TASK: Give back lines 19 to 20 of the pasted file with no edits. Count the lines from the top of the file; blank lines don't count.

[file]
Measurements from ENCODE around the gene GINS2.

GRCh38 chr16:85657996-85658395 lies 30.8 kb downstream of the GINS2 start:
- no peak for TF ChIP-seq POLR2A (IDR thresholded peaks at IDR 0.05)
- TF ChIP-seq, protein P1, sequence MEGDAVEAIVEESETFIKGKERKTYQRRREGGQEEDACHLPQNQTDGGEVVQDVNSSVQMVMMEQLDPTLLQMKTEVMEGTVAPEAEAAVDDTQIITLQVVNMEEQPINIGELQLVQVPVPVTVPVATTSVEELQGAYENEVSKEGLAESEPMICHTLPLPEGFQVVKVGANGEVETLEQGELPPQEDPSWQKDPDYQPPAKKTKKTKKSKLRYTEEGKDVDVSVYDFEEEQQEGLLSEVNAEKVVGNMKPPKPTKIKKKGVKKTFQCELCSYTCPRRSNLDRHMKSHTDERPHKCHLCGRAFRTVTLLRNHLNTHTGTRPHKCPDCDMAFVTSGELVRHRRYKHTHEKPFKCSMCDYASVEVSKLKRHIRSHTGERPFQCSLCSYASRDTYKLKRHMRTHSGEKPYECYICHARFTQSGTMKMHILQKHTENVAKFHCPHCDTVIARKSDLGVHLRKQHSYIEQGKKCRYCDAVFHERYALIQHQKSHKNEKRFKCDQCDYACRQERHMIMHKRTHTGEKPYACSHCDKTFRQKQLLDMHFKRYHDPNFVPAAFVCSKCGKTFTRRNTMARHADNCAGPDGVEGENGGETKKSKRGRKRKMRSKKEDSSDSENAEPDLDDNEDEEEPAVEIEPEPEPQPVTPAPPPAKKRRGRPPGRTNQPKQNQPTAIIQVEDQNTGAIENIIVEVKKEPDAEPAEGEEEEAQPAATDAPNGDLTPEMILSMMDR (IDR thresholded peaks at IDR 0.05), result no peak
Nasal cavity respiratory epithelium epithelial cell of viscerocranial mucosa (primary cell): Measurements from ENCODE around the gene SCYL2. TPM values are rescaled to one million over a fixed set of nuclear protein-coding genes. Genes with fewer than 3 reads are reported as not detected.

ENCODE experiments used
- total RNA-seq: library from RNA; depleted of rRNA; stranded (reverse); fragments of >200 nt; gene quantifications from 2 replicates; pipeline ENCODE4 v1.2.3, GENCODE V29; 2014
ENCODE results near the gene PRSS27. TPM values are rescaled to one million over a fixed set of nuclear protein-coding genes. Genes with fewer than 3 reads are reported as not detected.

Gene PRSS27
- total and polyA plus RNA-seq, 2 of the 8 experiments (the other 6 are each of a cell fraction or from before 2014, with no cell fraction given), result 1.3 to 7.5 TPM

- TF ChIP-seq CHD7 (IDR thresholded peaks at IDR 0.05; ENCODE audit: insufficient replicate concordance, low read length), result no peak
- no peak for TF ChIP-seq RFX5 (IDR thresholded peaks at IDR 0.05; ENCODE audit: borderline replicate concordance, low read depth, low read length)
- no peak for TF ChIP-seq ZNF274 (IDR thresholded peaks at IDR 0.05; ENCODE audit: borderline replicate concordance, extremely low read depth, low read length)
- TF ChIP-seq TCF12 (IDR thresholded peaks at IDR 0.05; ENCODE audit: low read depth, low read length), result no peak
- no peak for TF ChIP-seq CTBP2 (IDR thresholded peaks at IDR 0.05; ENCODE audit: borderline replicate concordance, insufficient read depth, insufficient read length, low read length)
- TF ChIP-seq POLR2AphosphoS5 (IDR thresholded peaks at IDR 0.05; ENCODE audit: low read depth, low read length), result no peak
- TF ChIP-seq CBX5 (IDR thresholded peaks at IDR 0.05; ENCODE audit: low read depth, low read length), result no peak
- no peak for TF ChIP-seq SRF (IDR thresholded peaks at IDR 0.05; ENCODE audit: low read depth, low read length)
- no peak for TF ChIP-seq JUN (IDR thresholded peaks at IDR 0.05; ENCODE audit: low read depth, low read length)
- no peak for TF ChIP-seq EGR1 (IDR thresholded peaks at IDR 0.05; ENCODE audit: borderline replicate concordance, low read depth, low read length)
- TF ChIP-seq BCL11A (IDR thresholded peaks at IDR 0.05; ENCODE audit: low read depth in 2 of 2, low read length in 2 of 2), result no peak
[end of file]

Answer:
- no peak for TF ChIP-seq JUN (IDR thresholded peaks at IDR 0.05; ENCODE audit: low read depth, low read length)
- no peak for TF ChIP-seq EGR1 (IDR thresholded peaks at IDR 0.05; ENCODE audit: borderline replicate concordance, low read depth, low read length)